Press and hold on the button to make the Carbon 1s listen for voice commands. It isn’t immediately clear what you can command it to do, and Urtopia doesn’t have a list of commands available.
We’ve managed to get the voice control to toggle the headlights on and off, lock the bike, activate the turn signal, and set the volume level. It’s nice having some control without pulling out the app, but it would be nice to know exactly what to say.
The Smartbar is minimalistic and reduces distractions offered by full LCD screens. However, despite being a tech-first product, we’re not sure it offers much more than other e-bikes.
Sure, Carbon 1s can get over-the-air updates to add functionality. But, that display will likely limit what the e-bike can do long-term. And everything seems dependent on Urtopia’s app, so there is no third-party advantage.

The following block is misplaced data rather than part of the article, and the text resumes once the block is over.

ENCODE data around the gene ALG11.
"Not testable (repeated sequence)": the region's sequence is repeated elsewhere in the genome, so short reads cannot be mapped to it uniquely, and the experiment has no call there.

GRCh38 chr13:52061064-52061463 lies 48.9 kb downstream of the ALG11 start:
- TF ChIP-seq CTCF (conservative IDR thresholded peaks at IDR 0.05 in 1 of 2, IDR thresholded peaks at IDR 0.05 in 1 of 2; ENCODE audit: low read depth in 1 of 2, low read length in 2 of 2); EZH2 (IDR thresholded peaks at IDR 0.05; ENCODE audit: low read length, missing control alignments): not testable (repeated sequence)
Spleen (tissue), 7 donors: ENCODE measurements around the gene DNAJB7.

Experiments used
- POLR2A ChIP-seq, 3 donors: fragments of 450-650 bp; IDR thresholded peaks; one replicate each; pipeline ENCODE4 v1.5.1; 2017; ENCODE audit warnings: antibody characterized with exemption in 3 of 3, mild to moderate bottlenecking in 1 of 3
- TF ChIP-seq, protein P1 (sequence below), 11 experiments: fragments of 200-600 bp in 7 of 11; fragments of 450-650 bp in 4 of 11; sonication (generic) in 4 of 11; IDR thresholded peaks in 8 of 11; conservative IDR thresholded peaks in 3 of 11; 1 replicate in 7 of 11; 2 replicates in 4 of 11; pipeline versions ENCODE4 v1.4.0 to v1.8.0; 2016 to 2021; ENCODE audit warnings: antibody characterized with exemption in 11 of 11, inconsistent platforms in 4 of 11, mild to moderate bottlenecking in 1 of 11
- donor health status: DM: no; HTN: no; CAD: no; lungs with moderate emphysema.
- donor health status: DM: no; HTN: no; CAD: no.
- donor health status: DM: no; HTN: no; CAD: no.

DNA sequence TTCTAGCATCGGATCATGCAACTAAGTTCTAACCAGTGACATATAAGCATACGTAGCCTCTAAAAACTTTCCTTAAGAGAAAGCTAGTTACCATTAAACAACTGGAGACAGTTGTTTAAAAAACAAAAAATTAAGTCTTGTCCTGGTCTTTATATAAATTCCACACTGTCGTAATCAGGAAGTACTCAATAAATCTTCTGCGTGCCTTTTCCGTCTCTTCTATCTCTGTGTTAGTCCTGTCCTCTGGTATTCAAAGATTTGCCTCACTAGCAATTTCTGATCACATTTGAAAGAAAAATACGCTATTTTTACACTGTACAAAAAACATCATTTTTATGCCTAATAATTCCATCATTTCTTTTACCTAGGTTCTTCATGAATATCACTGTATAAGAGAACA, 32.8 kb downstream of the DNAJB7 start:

For example, I have to use Urtopia’s navigation system to have turn arrows displayed on the Smartbar. Directions from Apple Maps don’t show anything for the bike — which could admittedly be an Apple issue, though we’re not sure.
One update Urtopia has promised, according to its website, is the ability to control the display brightness. Currently, the display is at 100% brightness all the time, which is great in daylight but an eye strain at night.
There’s obviously some demand for e-bike apps with community features, but it isn’t for me. As I’ve said in other reviews, I’m not sure why anyone would want a brand-specific social network for sharing their latest bike ride, map and all.